However, this is not the first time the government has chosen to use the format letter / government information to push through its policy "backwards". The government did so already in 2008 when, with thunder and crashes, it launched the letter "new PGU". In the reformulated government completely sonic starting point for the PGU will be implemented.
The bill PGU from the Riksdag from 2003 states:
"(A fair and sustainable development) achieved through a more coherent policy and increased collaboration with the spirit of countries and actors ”.
and in the letter / government information "new PGU" from 2008 it says:
"Just global development means respect for human rights and democracy and achieved through growth leading to poverty reduction ”.
The difference between these two approaches can hardly be underestimated. But since no one claimed the functional differences between the PGU bill and the letter "new PGU", the government could unreservedly consolidate the growth approach from "new PGU" as a starting point for Swedish development cooperation, by making it explicit in the 2008 budget a few months later.proposition. One could, of course, argue that this change is legitimate since the 2008 budget bill was actually adopted by the Riksdag. But it goes without saying that the focus is on budget allocation and not on semantics when a budget bill is considered. Personally, I do not think it is appropriate for our democracy for any government to fall into the trap of copying & pasting between letters and bills in order to anchor its policies in the back.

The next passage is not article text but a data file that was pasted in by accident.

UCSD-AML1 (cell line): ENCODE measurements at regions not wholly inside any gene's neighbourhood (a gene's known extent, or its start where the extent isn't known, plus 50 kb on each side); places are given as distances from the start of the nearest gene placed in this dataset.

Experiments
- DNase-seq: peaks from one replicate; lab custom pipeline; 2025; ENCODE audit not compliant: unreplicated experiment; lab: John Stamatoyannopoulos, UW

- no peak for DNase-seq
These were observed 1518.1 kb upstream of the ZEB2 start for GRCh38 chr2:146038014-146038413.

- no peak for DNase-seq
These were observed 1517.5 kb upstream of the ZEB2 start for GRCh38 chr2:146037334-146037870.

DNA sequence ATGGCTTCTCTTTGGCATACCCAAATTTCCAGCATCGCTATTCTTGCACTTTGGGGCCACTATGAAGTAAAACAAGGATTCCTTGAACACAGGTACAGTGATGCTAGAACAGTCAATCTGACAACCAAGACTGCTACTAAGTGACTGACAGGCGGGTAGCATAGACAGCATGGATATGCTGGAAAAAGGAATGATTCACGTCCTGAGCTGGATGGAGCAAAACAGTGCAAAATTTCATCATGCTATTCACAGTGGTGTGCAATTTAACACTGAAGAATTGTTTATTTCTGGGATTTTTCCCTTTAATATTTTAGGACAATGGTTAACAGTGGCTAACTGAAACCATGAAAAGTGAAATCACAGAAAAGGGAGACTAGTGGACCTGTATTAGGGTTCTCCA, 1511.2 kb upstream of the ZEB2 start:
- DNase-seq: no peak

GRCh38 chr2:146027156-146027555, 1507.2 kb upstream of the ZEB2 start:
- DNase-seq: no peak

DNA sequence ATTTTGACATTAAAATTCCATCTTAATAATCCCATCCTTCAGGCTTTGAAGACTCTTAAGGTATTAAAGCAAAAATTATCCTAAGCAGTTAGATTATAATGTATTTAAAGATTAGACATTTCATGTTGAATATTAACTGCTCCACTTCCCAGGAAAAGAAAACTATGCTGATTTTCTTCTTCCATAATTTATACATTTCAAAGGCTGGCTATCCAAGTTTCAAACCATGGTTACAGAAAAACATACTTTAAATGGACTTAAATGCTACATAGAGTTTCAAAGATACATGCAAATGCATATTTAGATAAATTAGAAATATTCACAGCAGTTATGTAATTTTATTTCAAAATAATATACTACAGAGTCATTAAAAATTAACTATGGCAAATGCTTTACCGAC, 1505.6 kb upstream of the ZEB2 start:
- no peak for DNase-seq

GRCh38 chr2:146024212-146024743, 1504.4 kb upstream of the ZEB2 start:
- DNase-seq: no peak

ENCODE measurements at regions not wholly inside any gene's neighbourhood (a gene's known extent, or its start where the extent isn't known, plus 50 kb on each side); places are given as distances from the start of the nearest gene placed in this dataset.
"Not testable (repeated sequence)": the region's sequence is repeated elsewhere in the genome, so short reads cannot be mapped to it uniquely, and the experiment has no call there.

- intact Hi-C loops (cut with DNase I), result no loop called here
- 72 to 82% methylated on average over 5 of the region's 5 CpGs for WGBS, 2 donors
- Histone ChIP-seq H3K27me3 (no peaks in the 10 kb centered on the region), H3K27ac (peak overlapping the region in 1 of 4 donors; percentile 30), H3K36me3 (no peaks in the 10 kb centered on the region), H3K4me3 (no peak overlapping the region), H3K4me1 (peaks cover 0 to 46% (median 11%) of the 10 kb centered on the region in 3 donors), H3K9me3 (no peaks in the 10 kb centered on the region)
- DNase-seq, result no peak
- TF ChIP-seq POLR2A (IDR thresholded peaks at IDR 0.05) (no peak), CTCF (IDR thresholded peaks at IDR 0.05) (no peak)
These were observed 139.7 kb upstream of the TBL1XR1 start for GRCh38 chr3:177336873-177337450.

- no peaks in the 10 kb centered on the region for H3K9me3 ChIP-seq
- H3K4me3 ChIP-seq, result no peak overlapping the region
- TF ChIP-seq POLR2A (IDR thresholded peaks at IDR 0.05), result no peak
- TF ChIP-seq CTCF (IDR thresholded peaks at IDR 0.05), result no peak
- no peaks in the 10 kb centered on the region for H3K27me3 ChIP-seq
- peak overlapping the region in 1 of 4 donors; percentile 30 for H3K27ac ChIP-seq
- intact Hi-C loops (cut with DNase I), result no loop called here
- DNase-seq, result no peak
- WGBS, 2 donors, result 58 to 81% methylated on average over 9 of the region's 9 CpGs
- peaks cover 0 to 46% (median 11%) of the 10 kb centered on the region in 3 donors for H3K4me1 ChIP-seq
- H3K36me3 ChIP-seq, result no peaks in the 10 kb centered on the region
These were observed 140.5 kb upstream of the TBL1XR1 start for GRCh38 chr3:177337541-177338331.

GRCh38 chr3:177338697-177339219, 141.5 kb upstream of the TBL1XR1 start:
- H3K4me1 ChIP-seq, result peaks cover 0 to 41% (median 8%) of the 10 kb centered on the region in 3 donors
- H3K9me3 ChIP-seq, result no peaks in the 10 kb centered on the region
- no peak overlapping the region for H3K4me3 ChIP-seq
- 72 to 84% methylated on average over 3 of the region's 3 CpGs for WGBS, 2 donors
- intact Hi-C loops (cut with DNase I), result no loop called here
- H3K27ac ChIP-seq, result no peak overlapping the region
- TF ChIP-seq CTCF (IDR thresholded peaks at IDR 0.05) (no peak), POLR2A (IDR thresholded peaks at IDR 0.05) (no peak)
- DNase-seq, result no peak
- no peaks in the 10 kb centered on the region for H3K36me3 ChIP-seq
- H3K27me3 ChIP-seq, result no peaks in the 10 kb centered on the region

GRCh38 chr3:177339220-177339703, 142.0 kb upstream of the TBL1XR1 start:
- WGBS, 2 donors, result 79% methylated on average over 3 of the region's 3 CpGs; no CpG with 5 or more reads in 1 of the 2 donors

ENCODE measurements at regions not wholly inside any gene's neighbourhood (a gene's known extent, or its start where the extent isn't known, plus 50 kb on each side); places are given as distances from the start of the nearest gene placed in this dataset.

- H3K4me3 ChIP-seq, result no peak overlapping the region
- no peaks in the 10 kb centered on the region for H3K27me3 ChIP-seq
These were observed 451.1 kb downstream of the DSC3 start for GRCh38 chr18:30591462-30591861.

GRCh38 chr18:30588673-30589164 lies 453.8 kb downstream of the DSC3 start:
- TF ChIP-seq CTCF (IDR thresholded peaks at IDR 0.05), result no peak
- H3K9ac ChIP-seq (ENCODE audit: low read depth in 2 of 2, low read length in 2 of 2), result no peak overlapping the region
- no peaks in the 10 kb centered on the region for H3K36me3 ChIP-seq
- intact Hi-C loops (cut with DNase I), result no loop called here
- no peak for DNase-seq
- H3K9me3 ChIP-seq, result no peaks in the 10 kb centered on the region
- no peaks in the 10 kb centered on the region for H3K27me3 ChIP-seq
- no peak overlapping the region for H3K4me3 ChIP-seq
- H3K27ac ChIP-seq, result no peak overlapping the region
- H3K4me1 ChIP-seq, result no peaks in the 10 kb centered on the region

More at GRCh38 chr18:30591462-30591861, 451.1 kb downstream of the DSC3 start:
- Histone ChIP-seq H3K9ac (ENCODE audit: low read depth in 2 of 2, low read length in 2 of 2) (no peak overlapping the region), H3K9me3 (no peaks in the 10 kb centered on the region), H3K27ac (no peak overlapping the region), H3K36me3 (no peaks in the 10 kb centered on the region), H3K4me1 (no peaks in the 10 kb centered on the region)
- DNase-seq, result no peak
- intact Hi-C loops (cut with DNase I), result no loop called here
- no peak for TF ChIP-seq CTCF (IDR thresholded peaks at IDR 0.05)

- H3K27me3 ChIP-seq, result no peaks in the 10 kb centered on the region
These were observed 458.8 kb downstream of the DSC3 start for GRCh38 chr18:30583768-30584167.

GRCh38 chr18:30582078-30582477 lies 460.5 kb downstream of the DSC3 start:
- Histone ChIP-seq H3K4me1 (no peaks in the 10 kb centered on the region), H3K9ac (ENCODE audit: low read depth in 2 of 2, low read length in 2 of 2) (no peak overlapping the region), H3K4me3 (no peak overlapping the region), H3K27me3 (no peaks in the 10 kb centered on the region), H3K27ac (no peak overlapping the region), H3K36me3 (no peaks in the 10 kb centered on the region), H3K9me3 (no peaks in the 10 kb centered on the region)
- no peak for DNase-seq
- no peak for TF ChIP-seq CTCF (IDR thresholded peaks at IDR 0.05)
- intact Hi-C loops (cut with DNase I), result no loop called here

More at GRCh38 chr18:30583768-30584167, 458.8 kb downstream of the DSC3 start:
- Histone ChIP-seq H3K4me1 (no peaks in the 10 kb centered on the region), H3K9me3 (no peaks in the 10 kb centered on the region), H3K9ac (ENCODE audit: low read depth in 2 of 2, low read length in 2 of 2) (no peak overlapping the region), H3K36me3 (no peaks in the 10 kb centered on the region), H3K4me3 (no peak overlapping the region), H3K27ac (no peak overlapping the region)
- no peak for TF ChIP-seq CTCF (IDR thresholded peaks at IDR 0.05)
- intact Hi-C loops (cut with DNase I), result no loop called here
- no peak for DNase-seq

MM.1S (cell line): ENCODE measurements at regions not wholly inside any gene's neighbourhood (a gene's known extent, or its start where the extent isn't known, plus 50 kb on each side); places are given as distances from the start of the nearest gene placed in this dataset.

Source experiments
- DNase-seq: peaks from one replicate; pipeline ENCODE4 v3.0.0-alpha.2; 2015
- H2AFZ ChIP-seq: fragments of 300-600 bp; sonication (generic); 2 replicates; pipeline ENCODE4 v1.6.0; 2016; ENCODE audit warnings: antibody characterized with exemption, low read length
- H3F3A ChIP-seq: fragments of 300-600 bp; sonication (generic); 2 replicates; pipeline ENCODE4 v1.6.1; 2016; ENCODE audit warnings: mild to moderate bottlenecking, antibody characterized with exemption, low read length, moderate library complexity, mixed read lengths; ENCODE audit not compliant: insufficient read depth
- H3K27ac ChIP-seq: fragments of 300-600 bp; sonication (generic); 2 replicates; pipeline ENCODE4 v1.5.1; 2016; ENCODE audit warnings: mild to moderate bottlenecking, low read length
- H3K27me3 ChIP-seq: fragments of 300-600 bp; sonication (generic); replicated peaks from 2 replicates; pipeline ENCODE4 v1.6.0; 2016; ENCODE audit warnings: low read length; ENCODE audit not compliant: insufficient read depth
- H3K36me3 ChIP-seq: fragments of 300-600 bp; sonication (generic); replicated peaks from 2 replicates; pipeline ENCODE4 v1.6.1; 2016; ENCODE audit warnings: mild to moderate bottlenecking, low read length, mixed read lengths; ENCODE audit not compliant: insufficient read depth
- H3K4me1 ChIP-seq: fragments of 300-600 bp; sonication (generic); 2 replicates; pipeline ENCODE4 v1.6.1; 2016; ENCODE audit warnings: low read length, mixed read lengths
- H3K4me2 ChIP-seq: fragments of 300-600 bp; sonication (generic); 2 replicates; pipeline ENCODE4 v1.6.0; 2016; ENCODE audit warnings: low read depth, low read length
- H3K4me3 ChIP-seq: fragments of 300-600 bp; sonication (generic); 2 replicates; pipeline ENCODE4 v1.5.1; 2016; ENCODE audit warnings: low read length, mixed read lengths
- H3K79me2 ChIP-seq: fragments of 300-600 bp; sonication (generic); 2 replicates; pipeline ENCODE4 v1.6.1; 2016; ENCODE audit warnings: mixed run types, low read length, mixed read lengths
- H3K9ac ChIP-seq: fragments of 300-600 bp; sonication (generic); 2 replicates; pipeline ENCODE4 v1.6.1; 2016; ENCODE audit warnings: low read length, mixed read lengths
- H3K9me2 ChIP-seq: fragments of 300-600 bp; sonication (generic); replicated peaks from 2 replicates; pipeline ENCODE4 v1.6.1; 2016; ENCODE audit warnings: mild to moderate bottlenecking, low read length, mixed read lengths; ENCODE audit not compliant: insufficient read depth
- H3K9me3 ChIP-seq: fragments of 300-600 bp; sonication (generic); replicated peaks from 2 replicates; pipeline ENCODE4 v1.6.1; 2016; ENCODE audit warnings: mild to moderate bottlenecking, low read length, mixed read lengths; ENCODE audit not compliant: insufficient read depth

It only becomes serious when both the government and the opposition respect the democratic order, and formulate both their national and international development and sustainability policies in accordance with the interrelated and self-reinforcing motives, goals and perspectives - as a unanimous Riksdag adopted in 2003 through the PGU bill. That is, until the day a government in full transparency presents an equivalent development and sustainability bill - as adopted by the Riksdag - and thereby parliamentaryly repeals the PGU.
And no, I did not use a speakerphone.
Petra Flaum is a policy and organizational strategist, founder of Baseline Consulting, debater, lecturer and author of the book RESPONSIBILITY. email@example.com www.baselineconsulting.se